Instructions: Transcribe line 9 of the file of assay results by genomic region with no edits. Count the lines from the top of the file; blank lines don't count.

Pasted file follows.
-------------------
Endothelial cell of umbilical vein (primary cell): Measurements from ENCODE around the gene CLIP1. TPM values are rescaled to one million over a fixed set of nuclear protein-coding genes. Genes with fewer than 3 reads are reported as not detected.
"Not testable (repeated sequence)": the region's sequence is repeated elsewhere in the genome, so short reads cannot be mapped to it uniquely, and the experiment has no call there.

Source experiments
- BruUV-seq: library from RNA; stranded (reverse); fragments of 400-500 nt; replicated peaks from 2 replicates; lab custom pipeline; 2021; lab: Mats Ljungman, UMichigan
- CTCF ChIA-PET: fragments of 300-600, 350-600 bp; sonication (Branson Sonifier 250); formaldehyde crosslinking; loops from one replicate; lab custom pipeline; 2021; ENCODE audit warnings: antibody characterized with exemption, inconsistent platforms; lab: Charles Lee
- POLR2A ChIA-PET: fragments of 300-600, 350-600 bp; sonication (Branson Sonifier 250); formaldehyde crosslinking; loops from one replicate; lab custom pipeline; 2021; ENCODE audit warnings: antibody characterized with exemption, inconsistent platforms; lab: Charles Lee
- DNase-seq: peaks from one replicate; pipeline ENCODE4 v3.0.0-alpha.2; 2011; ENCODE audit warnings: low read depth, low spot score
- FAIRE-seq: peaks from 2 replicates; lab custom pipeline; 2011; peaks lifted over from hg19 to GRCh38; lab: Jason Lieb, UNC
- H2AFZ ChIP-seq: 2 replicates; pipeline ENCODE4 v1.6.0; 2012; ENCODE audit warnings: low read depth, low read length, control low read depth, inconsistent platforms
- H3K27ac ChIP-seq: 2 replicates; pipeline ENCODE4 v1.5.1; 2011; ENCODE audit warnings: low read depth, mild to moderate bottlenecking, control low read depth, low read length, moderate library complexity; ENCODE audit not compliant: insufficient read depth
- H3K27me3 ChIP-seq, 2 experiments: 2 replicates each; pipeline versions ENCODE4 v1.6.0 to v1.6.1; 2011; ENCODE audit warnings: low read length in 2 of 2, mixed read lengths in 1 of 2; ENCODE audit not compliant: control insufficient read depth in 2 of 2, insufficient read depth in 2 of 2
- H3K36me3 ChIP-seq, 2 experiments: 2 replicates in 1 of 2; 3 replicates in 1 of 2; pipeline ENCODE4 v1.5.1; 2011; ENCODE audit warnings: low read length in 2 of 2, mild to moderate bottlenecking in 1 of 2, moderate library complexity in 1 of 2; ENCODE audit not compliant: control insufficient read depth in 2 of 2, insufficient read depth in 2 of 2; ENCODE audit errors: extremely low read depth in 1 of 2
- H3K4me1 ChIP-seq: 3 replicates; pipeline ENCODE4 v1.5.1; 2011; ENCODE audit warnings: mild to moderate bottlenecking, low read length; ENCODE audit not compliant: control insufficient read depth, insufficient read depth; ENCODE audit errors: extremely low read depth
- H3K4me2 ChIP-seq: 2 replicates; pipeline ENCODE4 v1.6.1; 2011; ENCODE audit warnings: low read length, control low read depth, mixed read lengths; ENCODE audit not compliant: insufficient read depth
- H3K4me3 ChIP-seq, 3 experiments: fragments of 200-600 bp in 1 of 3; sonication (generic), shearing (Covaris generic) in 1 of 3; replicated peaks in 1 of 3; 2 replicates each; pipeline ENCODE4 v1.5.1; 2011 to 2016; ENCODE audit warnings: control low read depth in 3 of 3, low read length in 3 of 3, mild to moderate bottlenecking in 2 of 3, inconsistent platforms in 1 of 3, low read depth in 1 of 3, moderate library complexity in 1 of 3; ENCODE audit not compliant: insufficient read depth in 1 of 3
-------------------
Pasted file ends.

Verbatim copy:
- H2AFZ ChIP-seq: 2 replicates; pipeline ENCODE4 v1.6.0; 2012; ENCODE audit warnings: low read depth, low read length, control low read depth, inconsistent platforms